• Seal and protect your engine. To do this, remove your spark plug, which is generally very easy to access. Then, pour a drop of oil into the combustion chamber and pull on the cord several times to lubricate the piston and cylinder wall. Replace the spark plug and proceed with pulling until you feel resistance in the cord. This indicates that the piston has sealed the chamber to block moisture from the air from entering.
  • Spark plugs. The spark plugs themselves should be given a quick check. If dirty, clean them with a wire brush and secure them back in place. Consider replacing the spark plug if you notice any significant damage or wear and tear.
  • Clean and lubricate. This step is often overlooked, but is vital to ensure proper operation of your blower. Thoroughly clean and lubricate all the essential parts. Tighten and replace screws, bolts, and nuts as needed. Also, spray lubricant on the bolts and nuts to prevent corrosion during the off-season.
  • Gear shaft maintenance. To inspect your gear shaft, you’ll need to move the pivot upwards and then shift the lower cover. Apply oil to the hex shaft, but make sure that you do not get any oil on any other internal parts.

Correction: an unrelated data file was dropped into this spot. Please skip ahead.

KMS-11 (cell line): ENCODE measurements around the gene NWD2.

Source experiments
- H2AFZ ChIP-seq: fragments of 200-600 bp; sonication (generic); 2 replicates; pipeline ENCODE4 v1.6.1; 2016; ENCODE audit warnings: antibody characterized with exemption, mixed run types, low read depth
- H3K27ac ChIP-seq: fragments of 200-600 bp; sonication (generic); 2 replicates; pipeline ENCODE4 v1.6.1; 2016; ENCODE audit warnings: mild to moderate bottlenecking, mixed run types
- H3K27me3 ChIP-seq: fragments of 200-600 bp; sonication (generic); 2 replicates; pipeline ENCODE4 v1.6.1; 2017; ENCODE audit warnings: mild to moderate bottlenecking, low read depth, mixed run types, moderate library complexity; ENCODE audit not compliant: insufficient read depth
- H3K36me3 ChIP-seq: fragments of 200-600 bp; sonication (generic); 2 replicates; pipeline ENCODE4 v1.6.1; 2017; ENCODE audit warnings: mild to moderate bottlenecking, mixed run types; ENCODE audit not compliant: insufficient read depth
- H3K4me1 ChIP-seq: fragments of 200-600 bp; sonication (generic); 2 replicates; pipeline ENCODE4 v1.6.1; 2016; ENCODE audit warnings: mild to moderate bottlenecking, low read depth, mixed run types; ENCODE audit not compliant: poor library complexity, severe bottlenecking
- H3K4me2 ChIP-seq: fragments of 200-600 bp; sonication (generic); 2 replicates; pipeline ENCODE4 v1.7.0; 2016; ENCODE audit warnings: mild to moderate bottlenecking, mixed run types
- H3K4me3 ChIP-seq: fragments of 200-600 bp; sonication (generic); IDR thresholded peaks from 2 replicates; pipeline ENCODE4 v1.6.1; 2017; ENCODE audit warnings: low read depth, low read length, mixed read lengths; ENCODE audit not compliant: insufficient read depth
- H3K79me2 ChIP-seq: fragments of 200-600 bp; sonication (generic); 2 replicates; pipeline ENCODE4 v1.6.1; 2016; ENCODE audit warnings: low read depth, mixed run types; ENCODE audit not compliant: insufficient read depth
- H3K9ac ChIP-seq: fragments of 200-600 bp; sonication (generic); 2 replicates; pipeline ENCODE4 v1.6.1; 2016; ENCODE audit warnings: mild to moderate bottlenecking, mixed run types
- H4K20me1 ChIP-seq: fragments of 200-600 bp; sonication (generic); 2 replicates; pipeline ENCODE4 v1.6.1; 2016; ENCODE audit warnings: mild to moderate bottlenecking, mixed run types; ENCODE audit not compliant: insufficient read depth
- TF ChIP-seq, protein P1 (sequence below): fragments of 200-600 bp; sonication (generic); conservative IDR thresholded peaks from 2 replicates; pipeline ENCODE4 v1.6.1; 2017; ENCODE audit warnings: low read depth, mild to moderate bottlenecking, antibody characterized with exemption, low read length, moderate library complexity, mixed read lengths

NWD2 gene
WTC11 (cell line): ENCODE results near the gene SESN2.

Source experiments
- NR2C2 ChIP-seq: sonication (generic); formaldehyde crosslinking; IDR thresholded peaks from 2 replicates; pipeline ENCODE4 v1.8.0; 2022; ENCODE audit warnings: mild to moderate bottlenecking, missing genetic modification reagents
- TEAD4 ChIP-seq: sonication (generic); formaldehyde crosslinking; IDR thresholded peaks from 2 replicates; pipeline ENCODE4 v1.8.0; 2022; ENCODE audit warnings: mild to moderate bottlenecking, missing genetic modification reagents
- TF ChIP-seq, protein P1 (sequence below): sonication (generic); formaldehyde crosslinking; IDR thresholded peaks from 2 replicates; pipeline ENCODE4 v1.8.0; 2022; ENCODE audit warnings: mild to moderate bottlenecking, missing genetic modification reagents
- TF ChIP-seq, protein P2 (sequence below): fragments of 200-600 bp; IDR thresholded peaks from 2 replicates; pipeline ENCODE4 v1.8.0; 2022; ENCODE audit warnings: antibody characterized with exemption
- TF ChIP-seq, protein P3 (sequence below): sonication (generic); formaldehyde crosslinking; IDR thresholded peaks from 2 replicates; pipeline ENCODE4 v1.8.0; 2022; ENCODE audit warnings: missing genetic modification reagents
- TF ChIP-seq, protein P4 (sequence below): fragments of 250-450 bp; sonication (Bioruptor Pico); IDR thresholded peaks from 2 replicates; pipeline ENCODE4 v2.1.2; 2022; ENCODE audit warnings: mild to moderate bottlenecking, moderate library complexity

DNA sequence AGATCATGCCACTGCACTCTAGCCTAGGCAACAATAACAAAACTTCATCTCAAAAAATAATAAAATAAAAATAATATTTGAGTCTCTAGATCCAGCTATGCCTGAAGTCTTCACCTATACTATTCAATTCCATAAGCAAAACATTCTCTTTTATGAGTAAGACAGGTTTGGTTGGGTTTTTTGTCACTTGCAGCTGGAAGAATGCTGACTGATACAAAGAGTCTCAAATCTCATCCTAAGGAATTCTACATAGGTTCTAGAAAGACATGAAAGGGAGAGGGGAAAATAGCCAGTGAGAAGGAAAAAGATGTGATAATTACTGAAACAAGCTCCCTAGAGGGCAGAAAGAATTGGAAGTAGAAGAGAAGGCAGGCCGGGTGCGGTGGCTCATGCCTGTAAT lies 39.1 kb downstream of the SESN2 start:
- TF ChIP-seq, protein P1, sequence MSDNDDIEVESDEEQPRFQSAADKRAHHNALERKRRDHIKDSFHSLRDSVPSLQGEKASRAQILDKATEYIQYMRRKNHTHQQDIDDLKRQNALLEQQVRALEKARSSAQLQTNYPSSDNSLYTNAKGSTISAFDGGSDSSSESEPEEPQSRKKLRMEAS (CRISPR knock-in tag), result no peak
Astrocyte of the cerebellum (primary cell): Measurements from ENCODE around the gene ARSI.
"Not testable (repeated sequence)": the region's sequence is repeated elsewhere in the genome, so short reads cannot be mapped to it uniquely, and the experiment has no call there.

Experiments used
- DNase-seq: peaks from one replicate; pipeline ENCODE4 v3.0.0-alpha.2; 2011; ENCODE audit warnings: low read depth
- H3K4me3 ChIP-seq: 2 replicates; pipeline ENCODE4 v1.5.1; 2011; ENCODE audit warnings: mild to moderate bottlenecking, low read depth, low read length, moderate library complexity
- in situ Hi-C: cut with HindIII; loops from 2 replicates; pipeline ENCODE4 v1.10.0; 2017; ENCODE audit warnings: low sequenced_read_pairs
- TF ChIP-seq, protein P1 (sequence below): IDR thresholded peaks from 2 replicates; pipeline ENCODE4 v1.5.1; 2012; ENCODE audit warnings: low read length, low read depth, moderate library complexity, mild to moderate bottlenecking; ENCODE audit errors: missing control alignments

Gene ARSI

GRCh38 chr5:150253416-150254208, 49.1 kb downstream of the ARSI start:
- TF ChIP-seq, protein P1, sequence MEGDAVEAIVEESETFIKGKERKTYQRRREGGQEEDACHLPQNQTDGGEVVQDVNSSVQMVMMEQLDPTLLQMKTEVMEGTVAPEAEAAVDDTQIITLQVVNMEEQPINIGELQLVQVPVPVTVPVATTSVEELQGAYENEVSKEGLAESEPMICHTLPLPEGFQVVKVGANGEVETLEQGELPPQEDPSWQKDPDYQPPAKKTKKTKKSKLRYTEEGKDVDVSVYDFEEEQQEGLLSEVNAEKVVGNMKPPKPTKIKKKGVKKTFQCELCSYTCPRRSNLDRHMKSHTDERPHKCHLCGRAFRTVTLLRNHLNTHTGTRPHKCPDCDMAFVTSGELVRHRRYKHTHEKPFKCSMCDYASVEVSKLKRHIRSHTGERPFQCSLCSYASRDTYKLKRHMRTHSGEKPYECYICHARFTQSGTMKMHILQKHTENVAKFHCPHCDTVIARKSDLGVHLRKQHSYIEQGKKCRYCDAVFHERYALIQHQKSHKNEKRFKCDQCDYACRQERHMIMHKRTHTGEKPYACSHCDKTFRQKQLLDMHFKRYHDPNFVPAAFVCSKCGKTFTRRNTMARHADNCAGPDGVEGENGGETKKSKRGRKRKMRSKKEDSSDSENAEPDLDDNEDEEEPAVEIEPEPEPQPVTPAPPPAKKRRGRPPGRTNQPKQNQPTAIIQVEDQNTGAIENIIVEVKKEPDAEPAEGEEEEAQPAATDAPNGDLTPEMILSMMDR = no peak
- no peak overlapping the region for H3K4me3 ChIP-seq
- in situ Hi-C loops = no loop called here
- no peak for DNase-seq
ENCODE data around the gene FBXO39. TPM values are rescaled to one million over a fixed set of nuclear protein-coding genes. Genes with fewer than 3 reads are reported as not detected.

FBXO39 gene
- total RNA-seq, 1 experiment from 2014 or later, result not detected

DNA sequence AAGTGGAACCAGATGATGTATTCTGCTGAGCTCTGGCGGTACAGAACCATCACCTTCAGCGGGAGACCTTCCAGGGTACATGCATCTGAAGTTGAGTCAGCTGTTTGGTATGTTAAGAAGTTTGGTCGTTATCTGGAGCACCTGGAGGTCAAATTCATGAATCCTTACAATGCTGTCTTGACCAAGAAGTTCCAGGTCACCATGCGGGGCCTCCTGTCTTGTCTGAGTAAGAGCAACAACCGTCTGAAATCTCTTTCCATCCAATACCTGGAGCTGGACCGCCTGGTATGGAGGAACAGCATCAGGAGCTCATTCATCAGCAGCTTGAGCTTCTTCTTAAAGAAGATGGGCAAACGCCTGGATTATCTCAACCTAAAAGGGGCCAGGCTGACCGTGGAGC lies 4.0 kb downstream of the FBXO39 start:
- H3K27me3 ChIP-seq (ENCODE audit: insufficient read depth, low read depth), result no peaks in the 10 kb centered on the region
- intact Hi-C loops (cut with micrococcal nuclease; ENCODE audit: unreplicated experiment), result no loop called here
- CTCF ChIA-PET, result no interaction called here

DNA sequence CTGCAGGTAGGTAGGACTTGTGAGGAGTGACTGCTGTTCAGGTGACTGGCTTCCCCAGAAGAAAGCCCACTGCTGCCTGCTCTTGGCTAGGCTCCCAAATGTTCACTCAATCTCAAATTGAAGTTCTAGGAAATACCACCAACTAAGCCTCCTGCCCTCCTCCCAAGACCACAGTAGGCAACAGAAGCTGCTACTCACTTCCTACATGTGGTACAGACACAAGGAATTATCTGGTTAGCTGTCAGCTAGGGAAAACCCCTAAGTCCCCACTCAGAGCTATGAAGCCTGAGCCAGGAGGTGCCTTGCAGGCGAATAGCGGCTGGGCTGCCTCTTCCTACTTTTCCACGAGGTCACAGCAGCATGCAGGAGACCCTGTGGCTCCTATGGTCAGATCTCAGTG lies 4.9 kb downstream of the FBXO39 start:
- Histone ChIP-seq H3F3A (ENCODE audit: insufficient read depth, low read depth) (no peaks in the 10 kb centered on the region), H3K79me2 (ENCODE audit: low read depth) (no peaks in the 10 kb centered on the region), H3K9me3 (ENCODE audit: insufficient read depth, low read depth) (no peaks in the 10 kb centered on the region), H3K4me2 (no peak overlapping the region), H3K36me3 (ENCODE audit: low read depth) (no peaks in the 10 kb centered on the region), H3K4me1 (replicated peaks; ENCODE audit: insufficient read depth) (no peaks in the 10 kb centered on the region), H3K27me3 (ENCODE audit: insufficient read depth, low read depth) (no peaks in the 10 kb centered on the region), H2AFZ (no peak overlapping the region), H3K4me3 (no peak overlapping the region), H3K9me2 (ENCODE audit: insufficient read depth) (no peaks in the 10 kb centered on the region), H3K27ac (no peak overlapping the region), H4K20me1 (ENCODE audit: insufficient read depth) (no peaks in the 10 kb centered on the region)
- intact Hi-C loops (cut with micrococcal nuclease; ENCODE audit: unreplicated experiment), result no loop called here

• Perform any and all repairs. Give your blower a good inspection to check for damage. All repairs including damaged, broken, or worn-down parts, should be taken care of prior to storage. The auger, skid shoes, muffler, and belt are key parts that should get special attention.
  • Repaint where necessary. In areas where paint has come off, remove rust and chipping with sandpaper. Then, select the appropriate paint color and repaint your blower to give it a fresh look. Consider using a rust preventative product on metallic components, especially where the impeller and auger are located.